], further investigations should address and elucidate this important issue.
The self-reported decrease in alcohol use was mirrored by an increase in tea, coffee, and herbal tea consumption. Conceivably, the forced creation of a limited space in which to work and live conflated some habits of taking breaks and self-reward. In terms of health effects, tea [24
], coffee [25
], and herbal teas are very rich in (poly)phenols, namely flavonoids. Plenty of epidemiological studies report inverse associations between (poly)phenol intake and risk of several degenerative diseases, mainly cardiovascular disease, cancer, and neurodegeneration. Intervention trials are not univocal in their conclusions [26
], but this result should be view as a positive one, and, hopefully, this habit will be maintained once lockdowns are lifted.
Another interesting result is the decrease in ready-made meals’ purchase, which was halved by the lockdown. Conceivably (and confirmed by anecdotal evidence of yeast and flour scarceness in supermarkets), instant “TV-dinners” are being replaced by hand-made dishes, including homemade bread and cakes. In addition, people have to endure long lines outside of supermarkets, which might have discouraged some to make trips and buy prepared meals, in keeping with the Bilal et al. [3
] and Diez et al. [2
] data. It should be remembered that part of the healthful effects of the Mediterranean diet is being attributed to the now-disappearing habit [27
] of preparing most meals at home and sharing them with friends and family, thereby contributing to a pleasant social environment. We could speculate that if the newfound habit of home cooking is maintained after lockdowns are lifted, future improvement of dietary profiles could be envisaged [28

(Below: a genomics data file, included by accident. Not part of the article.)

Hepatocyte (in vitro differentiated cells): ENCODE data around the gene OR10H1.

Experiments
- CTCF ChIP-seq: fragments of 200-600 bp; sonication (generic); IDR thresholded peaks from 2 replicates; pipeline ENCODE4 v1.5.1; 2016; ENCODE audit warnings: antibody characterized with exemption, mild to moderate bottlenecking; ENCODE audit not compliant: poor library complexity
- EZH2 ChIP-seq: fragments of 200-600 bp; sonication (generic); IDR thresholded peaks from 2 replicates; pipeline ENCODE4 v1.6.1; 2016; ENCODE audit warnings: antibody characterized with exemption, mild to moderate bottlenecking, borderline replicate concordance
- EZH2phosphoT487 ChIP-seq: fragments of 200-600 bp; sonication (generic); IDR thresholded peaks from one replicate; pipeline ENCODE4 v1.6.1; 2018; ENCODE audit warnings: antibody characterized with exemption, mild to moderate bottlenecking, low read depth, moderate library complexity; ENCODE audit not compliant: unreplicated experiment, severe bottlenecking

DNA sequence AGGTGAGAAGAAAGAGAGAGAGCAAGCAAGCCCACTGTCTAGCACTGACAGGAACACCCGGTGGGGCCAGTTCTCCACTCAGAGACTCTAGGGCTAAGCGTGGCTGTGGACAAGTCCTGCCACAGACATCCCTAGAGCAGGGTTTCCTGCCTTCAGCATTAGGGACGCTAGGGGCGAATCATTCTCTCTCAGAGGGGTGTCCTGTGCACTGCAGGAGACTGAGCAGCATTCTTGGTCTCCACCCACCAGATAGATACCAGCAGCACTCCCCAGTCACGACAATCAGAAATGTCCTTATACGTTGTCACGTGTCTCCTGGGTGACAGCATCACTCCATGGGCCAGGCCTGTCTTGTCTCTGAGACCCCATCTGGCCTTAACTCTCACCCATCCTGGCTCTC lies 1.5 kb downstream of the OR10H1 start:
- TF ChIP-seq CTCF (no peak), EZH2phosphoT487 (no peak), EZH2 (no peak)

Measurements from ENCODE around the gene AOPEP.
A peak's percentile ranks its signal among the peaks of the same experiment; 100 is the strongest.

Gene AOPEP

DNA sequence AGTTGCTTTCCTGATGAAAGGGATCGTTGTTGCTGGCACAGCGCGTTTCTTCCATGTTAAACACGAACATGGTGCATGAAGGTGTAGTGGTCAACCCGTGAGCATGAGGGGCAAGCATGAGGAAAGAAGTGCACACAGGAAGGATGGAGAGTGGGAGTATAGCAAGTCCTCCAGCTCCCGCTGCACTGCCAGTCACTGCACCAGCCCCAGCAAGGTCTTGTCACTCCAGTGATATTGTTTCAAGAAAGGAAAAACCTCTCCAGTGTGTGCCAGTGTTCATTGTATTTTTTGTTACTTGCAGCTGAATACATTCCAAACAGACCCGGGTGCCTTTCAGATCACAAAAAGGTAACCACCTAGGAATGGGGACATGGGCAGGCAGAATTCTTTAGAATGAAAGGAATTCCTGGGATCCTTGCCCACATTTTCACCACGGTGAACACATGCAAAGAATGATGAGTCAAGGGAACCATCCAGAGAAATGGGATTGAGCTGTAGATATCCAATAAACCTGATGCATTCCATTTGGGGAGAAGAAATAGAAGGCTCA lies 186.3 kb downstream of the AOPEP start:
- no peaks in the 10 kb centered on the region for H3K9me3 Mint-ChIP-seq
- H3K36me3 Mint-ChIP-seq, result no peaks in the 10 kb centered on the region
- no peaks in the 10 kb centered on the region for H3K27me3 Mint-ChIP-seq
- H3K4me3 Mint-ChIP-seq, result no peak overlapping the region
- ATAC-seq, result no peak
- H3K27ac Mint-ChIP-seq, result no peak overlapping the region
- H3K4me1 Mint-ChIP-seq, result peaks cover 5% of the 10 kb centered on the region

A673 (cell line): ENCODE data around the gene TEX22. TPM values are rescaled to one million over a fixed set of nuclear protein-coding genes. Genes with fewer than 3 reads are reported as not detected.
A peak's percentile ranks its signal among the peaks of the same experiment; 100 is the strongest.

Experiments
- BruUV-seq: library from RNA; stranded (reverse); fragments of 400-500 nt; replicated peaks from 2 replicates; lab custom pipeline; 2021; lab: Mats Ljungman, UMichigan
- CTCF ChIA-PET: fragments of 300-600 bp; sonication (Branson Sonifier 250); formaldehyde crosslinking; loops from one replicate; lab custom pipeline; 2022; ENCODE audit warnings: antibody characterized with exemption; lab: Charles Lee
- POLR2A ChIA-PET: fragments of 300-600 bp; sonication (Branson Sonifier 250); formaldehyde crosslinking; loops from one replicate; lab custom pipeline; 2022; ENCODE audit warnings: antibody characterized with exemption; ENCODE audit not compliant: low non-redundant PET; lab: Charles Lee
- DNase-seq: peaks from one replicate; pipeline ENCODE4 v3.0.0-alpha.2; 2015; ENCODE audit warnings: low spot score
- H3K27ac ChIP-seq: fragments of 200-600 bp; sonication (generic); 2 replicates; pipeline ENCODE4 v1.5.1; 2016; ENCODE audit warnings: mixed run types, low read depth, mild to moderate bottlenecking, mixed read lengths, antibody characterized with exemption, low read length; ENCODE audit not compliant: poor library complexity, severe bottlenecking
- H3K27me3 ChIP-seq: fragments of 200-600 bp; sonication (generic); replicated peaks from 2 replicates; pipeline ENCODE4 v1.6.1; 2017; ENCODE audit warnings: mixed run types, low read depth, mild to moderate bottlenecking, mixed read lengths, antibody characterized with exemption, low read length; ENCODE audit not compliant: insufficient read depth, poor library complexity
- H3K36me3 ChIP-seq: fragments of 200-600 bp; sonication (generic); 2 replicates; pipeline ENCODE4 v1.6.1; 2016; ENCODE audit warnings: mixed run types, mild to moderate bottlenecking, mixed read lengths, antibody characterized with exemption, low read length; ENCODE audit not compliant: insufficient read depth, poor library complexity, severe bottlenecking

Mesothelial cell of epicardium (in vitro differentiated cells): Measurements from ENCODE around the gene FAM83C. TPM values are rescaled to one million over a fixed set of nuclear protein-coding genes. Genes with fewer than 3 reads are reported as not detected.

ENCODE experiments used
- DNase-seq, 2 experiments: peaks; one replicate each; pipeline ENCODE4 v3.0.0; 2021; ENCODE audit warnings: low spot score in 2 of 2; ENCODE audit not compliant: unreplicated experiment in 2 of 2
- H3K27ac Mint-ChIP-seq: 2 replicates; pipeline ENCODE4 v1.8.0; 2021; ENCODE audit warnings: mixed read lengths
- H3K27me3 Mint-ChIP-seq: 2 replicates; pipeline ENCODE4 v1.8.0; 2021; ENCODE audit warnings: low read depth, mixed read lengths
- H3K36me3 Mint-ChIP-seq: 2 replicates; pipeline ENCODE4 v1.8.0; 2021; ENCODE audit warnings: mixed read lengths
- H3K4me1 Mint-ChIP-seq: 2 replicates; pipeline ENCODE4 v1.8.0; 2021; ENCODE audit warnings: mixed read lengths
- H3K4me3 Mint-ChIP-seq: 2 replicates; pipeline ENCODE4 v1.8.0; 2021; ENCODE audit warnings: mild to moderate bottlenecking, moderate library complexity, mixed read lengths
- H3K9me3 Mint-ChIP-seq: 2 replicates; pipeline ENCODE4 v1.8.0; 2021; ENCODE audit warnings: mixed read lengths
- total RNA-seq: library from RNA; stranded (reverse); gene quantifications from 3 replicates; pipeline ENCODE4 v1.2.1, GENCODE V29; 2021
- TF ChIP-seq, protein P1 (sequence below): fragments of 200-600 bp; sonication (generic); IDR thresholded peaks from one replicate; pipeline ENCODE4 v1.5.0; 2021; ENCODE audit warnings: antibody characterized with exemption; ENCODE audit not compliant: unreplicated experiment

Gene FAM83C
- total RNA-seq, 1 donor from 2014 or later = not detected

]. As determinants of home cooking are more complex than simply possessing cooking skills, that potential positive associations between cooking, diet, and health require further confirmation [29
This study has some strengths and limitations that should be acknowledged.
The first strength is that it is the first one of its kind and might provide some guidance to future, larger surveys. Ideally, such surveys should be distributed worldwide as they are easy to implement and yield a great deal of information. This is noteworthy in view of future, inescapable pandemics [30
]. Also, we collected a large number of questionnaires, i.e., nearly 2000.
There are also several limitations. One is the young median age of our responder, which is mostly due to the dissemination manner (via social media) and to their familiarity with digital technologies. The latter, also known as the “digital divide” [31
], is a frequent bias affecting Internet-based surveys and cannot currently be overcome [32
]. Another limitation is the skewing in the geographical distribution of responders, which were 79% from the North-East. This is largely due to the fact that this study was initiated at the University of Padova and, therefore, broadly relied on local participants. Finally, we could not evaluate the impact of lockdown on different population sub-sets, sub-analyzing, e.g., by age, gender, household size, socio-economic status, or ethnicity, which would be important to better target future public health initiatives.
In conclusion, we report the first evidence of dietary habits’ modifications during Covid-19 and associated lockdown. Hopefully, future large-scale similar studies will be undertaken worldwide and will help public health authorities shape their reactions to future, unavoidable pandemics.